"Social unrest and a deepening sense of unfairness are dangers to our national life which we must minimize by rigorous methods," FDR declared in 1935." People know that vast personal incomes come not only through the effort or ability or luck of those who receive them, but also because of the opportunities for advantage which Government itself contributes. Therefore, the duty rests upon the Government to restrict such incomes by very high taxes."

Congress seemed to agree. During the 1930s, lawmakers pushed rates skyward, and by 1936 the top rate had reached 79 percent. World War II later pushed it higher still; in 1944 it was 94 percent.

The postwar history of federal tax policy seems to further bolster Piketty’s argument. While rates dropped slightly after the end of World War II, they remained very high for decades. As Piketty notes: "All told, over the period 1932-1980, nearly half a century, the top federal income tax rate in the United States averaged 81 percent."

So maybe Piketty is really on to something -- maybe Americans really do have an affinity for redistributive taxation.

Or maybe not. By focusing on headline figures -- especially the top bracket rate -- Piketty’s argument obscures the deep political turmoil that surrounded federal tax policy throughout this period.

To be sure, during moments of crisis – including both the Great Depression and World War II – Americans were willing to tolerate and even embrace sky-high rates. But conservative opposition remained powerful. In recent years, several scholars, most notably the sociologist Isaac Martin, have made clear just how vibrant the nation’s antitax culture remained during Piketty’s long half-century of soaking the rich.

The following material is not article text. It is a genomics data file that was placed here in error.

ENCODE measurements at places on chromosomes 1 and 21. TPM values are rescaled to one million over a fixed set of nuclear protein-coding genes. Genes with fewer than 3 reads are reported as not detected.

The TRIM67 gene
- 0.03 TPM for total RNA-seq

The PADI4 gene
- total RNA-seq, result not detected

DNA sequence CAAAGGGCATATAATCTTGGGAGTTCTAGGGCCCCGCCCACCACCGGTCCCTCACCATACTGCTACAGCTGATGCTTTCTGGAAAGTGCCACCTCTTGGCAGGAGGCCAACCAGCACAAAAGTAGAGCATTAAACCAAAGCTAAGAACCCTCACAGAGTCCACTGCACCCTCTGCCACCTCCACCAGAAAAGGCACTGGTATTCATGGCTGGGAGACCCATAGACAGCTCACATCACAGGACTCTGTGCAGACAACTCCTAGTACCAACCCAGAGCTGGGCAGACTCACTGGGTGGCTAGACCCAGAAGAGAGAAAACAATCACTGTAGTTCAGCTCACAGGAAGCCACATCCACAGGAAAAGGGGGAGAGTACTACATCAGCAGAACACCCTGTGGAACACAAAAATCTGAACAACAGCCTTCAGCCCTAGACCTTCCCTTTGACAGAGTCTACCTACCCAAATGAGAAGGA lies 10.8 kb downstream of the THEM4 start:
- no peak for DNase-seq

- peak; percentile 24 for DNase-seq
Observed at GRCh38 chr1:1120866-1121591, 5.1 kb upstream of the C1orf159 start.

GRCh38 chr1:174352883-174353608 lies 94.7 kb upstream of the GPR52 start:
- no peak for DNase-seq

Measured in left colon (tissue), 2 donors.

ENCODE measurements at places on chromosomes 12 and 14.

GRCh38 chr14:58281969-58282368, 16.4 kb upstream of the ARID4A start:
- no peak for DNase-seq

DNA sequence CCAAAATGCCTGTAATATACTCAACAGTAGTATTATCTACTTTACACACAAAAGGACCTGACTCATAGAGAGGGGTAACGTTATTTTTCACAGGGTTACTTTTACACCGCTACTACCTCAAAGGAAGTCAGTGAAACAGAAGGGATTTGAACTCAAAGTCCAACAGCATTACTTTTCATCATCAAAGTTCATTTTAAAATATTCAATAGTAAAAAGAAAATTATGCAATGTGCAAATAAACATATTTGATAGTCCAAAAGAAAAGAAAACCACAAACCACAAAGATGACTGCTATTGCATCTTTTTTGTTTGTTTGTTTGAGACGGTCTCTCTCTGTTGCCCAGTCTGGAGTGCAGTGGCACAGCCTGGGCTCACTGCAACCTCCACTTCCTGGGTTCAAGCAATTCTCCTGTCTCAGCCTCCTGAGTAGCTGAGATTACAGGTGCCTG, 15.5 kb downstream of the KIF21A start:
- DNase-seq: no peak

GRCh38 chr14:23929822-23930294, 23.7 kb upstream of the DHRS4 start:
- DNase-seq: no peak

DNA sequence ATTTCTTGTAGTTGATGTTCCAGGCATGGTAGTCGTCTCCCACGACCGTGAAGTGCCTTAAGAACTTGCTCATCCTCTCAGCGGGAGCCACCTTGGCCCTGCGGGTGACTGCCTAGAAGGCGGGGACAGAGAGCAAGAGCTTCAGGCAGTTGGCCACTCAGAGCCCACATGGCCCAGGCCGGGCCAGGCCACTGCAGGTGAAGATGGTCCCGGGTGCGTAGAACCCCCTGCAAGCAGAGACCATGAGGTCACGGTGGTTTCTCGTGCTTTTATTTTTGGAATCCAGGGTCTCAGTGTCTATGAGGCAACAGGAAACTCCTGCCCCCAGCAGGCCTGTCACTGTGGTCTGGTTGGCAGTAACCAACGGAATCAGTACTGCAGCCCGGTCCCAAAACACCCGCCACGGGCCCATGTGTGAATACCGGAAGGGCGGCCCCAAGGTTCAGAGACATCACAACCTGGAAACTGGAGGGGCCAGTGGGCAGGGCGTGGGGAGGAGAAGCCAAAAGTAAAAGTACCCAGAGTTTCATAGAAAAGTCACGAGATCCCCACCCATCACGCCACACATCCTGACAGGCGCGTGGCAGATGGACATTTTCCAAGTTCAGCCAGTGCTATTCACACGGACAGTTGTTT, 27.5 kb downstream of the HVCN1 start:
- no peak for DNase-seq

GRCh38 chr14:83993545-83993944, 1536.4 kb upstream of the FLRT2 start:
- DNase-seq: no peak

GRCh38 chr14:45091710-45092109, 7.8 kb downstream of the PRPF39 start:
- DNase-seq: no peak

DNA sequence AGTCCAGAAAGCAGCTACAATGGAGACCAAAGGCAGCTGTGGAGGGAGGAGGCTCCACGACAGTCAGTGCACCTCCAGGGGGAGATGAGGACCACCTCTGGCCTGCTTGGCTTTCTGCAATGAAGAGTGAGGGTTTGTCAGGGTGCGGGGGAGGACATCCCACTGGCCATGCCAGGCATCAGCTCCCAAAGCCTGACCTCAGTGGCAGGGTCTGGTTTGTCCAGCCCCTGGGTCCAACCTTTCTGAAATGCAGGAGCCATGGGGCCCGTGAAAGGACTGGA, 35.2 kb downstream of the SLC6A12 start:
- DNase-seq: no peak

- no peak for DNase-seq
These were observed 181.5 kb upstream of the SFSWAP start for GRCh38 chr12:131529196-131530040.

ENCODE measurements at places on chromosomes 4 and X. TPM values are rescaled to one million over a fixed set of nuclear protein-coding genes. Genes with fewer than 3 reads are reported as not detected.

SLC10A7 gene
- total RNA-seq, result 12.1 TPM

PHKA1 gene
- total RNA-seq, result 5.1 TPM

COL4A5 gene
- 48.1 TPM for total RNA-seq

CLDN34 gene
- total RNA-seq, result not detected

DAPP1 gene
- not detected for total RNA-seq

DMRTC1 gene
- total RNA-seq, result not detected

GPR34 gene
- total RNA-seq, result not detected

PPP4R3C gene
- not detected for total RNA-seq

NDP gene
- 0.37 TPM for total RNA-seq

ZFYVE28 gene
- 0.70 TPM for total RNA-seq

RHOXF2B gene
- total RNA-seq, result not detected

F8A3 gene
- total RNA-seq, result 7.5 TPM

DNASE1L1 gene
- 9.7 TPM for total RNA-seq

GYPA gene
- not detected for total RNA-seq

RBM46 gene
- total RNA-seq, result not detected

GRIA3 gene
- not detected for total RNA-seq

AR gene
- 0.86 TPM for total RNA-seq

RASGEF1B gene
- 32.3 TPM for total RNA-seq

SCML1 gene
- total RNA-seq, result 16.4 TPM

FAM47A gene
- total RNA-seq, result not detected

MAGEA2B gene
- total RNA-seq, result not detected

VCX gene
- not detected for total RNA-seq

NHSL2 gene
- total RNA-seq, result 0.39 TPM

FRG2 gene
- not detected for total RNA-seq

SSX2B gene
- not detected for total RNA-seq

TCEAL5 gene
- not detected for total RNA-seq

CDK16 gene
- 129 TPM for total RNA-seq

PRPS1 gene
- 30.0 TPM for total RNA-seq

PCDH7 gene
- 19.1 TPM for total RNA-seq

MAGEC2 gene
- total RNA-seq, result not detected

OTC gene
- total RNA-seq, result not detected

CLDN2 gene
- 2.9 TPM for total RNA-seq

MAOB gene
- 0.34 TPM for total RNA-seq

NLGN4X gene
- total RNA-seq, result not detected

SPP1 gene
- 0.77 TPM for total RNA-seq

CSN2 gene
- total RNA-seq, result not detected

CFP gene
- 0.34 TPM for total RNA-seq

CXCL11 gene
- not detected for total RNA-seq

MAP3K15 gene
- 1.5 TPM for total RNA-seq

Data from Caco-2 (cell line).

Sure, the high wartime rates survived. But their durability had a lot to do with legislative inertia and vested interests. Congress, for instance, did a brisk business in shopping tax preferences to overburdened taxpayers

The power of conservative tax ideas -- and their persistence throughout the postwar years -- became clear in the 1970s, when Republicans used them to build a new electoral majority. Piketty views the years after 1980 as an aberration of sorts, or at least a premature departure from the U.S. tradition of taxing the rich. But in fact, the rate cutting revolution of the 1980s did not appear suddenly in the person of Ronald Reagan. Rather, Reagan gave expression to a dormant but always powerful tradition of antitax U.S. politics.

Ultimately, Piketty tells an easy but oversimplified story about U.S. fiscal politics. The United States has never been a pro-tax country, or at least not solely a pro-tax country. Calls for redistributive taxation have been a constant of U.S. politics, but they have shared the stage with conservative insistence that taxes be used "for revenue only."

Told correctly, American tax history is a story about conflict, not consensus. Liberals were on the winning side of that battle for a long time. But conservatives never gave up.

Read Comments (1)

emsig beobachterMay 6, 2014

If I remember history correctly, wasn't there a major tax cut during the
Kennedy Administration? JFK was never considered a Conservative.